Ghada Waly, Executive Director
of the UN Office on Drugs and Crime (UNODC), highlighted,
in particular, the importance of women’s leadership and
representation in law enforcement and judiciary.

Their
increased participation ensures more investigations into
crimes against women, better policing outcomes, and
successful victim-centred approaches, she added, noting that
women also enable “systemic changes”, including lower
rates of violence and greater integrity through
diversity.

“These are major victories for public
trust and effective institutions. When women lead, we all
win”, Ms. Waly said, recalling the UN Crime
Congress Kyoto Declaration
, adopted on Sunday, in which
governments pledged to remove impediments to the advancement
of women within criminal justice systems.

Celebrating
women leaders in Afghan peace
process

Empowering these women,
and expanding women’s participation, will be critical to
ensure a just and sustainable peace that protects the rights
of all
Afghans
 

UNAMA
head Deborah Lyons

In
Afghanistan, the UN Assistance Mission (UNAMA) highlighted
that 2021 is a “historic opportunity for a lasting
peace” that will benefit all Afghans, reiterating that
women must play a leading role in decision-making at all
levels of the peace process.

“The peace process has
brought to the fore strong Afghan women leaders, who have
negotiated on behalf of the Islamic Republic of Afghanistan
and rallied support in their communities for a peaceful
solution to the conflict”, Deborah Lyons,
Secretary-General’s Special Representative for Afghanistan
said in a message.

“Empowering
these women, and expanding women’s participation, will be
critical to ensure a just and sustainable peace that
protects the rights of all Afghans.”

Unsplash/Matteo
Massimi | Two women pray at a temple in Yangon,
Myanmar.

Listen to the voices of
Myanmar’s women: UN Country Team

Meanwhile in
Myanmar, the UN Country Team (UNCT) applauded
the country’s women and women civil society organizations
for their role in Myanmar’s “slow journey towards a more
democratic, peaceful and prosperous society”.

“For
decades, women, across Myanmar have worked both in the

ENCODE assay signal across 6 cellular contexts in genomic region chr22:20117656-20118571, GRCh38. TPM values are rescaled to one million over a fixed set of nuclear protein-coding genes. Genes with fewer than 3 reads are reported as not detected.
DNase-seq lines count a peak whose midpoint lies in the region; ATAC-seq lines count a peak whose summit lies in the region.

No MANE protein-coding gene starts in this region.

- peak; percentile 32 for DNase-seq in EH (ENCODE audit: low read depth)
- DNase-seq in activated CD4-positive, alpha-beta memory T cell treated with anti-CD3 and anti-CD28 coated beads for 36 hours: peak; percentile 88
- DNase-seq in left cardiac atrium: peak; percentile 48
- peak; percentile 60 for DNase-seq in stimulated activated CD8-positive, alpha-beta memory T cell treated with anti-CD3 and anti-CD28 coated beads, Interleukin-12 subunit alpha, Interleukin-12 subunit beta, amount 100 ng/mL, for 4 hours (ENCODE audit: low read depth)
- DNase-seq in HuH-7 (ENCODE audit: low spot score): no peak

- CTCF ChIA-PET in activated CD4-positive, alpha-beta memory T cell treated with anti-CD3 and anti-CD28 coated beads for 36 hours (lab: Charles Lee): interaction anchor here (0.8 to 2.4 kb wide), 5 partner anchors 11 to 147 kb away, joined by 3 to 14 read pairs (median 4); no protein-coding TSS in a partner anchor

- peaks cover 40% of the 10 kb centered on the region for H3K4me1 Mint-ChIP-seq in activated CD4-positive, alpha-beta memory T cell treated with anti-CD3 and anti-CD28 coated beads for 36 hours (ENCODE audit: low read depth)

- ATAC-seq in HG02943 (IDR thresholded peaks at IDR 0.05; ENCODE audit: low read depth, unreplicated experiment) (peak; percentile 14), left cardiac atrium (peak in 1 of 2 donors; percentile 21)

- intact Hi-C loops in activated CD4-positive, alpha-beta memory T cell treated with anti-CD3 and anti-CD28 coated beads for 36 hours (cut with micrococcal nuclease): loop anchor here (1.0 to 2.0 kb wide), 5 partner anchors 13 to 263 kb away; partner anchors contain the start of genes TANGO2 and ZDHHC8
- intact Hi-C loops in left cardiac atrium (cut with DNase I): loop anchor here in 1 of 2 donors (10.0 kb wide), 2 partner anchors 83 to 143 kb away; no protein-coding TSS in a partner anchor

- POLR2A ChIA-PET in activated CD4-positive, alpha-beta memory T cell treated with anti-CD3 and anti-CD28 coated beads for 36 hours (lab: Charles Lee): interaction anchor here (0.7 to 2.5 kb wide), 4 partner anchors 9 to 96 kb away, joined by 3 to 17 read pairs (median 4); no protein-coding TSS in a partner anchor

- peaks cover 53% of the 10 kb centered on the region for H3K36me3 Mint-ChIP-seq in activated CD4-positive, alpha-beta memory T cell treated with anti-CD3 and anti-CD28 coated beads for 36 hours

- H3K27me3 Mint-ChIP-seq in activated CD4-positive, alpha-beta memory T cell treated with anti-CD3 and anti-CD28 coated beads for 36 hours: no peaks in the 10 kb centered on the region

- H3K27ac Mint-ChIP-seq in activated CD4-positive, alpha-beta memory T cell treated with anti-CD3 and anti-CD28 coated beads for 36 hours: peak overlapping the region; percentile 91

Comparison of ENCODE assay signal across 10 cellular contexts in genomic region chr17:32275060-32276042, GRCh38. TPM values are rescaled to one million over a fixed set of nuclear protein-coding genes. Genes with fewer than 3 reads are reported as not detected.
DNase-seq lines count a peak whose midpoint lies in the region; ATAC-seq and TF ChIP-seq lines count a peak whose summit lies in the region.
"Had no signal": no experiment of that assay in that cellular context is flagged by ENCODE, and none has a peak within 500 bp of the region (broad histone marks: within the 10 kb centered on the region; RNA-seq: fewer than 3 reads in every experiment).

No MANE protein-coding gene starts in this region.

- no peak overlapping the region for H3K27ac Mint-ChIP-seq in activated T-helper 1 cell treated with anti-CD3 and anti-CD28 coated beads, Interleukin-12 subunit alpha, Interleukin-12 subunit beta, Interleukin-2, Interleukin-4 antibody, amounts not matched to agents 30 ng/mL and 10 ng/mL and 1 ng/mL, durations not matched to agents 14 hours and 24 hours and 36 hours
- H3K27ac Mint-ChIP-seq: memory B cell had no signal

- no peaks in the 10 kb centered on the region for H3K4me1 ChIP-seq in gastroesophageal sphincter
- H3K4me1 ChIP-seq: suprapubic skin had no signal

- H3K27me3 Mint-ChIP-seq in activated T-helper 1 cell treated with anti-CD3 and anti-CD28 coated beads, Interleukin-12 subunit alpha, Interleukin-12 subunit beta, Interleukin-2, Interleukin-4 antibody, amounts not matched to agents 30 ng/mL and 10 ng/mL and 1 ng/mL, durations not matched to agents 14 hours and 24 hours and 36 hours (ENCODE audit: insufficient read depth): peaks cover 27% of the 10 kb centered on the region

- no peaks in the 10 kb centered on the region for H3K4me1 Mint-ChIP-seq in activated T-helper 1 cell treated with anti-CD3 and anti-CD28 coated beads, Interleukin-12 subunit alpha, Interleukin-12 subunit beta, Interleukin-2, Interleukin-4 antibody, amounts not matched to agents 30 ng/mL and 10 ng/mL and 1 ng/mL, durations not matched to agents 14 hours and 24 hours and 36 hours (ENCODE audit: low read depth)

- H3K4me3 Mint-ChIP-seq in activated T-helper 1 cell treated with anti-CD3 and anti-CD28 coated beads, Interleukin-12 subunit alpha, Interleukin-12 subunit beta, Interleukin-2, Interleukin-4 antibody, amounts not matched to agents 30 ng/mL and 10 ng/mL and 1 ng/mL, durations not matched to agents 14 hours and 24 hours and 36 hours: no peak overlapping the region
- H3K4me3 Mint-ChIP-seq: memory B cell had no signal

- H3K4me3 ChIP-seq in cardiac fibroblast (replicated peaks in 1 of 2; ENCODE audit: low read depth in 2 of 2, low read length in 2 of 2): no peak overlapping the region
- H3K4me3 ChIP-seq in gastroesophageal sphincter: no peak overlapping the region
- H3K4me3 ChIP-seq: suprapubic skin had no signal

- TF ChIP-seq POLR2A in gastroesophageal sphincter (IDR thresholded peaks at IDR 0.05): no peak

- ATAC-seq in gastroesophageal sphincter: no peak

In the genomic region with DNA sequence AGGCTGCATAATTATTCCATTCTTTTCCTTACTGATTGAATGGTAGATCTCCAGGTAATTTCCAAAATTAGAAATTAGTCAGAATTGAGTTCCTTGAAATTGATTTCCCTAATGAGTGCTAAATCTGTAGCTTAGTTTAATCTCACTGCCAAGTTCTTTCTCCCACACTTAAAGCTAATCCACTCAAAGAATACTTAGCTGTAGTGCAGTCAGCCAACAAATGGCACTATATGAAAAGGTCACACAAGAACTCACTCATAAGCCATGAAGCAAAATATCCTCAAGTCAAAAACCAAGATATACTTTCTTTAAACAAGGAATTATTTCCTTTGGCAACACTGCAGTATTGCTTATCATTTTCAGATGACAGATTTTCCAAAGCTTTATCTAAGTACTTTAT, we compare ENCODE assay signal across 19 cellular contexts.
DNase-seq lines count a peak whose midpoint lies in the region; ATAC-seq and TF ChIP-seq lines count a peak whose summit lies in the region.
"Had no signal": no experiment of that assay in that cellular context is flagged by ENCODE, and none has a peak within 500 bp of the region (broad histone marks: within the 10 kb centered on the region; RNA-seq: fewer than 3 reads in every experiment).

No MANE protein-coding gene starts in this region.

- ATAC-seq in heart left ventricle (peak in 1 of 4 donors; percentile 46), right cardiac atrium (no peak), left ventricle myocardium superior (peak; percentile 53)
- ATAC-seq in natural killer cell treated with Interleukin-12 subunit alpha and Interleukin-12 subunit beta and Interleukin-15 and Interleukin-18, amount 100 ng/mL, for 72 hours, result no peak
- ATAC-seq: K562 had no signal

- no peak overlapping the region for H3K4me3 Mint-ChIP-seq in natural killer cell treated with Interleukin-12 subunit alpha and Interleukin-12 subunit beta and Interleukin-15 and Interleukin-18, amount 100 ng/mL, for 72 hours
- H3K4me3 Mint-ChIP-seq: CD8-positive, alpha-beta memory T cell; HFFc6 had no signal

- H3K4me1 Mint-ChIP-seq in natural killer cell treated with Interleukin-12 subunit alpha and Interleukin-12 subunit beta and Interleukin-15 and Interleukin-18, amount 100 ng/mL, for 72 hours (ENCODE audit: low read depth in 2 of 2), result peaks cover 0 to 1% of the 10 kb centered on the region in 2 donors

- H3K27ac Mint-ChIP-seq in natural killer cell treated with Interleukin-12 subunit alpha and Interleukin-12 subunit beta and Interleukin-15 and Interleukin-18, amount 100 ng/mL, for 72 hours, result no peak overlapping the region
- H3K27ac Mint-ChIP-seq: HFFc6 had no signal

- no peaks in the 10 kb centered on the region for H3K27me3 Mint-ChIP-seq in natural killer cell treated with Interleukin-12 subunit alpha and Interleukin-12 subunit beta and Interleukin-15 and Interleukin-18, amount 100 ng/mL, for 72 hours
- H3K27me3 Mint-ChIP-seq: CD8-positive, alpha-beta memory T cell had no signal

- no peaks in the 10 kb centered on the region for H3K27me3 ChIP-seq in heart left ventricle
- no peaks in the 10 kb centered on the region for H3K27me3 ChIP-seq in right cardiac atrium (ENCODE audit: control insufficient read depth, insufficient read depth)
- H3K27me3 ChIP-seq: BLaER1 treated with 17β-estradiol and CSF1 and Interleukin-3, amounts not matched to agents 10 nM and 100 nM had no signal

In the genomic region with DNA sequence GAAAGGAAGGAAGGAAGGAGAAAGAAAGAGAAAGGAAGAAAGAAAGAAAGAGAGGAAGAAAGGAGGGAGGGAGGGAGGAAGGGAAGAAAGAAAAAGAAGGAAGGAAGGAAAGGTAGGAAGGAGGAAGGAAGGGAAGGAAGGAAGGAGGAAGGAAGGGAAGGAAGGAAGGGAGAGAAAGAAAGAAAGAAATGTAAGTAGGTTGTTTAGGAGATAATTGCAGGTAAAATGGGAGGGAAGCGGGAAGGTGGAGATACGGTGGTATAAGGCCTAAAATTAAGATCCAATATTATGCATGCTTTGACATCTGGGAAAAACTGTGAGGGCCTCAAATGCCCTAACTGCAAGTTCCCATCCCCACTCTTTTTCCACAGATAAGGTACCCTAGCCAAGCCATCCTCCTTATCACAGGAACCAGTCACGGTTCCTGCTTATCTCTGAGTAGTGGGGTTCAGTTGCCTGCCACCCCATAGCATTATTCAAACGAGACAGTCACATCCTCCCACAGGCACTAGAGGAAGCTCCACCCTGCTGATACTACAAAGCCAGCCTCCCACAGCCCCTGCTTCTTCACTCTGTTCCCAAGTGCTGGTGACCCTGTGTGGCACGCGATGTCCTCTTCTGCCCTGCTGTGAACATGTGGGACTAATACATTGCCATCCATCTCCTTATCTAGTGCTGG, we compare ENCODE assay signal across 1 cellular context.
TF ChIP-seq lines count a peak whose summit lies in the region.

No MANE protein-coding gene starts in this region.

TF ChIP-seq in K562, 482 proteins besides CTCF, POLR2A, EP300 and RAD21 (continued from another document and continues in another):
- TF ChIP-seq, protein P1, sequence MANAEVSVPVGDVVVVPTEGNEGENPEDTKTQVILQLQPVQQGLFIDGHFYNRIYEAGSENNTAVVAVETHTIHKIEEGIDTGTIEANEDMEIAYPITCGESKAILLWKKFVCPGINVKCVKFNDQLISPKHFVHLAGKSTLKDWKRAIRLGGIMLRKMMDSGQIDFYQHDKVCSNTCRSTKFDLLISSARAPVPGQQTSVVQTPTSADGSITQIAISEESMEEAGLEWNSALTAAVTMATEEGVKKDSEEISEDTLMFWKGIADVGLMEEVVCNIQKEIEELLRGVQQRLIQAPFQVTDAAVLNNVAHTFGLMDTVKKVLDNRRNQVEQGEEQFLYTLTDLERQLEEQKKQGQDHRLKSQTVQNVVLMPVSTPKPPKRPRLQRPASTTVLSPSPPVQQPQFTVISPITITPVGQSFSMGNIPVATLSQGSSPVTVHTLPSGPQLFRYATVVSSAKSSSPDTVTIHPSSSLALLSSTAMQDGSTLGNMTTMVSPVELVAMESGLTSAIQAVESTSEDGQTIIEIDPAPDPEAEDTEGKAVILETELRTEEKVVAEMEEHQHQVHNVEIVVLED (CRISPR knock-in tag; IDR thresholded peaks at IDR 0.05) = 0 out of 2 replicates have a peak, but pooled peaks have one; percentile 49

shadows and in broad daylight, often at high risks to their
safety and well-being, to advocate for peace, support the
peace process and deliver essential services when and where
there were no government services to be had”, UNCT said in
a statement, praising also their contributions to prevent
and respond to the COVID-19
pandemic.

They are “once again demonstrating their
leadership and agency” following more than one month of
instability and violence, in the aftermath of the military
takeover
on 1 February.

The UNCT added that across
Myanmar, women, young and old are leading the call for
peace, justice and democracy “with courage, braving
bullets and beatings, death and detention, challenging
patriarchy and social norms in the process”.

“At
this time of crisis, we urge all stakeholders, in Myanmar
and abroad, to listen to the voices of the women of Myanmar
and we echo the words of the UN Secretary-General
reaffirming the unwavering support of the UN to the people
of Myanmar in their pursuit of democracy, peace, human
rights and the rule of law.”

Global
commemorations

UN agencies together with partners
also organized commemorative events around the world to mark
the International Day.

The UN World Health
Organization (WHO) introduced the Global
Brest Cancer Initiative
, which aims to reduce global
breast cancer mortality by 2.5 per cent per year until 2040,
thereby averting an estimated 2.5 million deaths. The agency
is also hosting an advocacy event Hearing
the call of women with breast cancer
, where the
Initiative will be presented to the global cancer
community.

The UN Children’s Fund (UNICEF) highlighted the
impact of the pandemic on girls, warning that ten
million additional child marriages could occur
before
the end of the decade. The UN refugee agency (UNHCR) called on the
international community to take urgent steps to protect refugee,
displaced and stateless women and girls
facing poverty
and gender-based violence due to COVID-19 and its
socio-economic fallout.

Similarly, in Asia and the
Pacific, the UN’s regional development arm, ESCAP, launched a new
report The
long road to equality
, which shows that while levels of
women’s representation in the region have increased, the
progress “remains uneven”, both within and among
countries.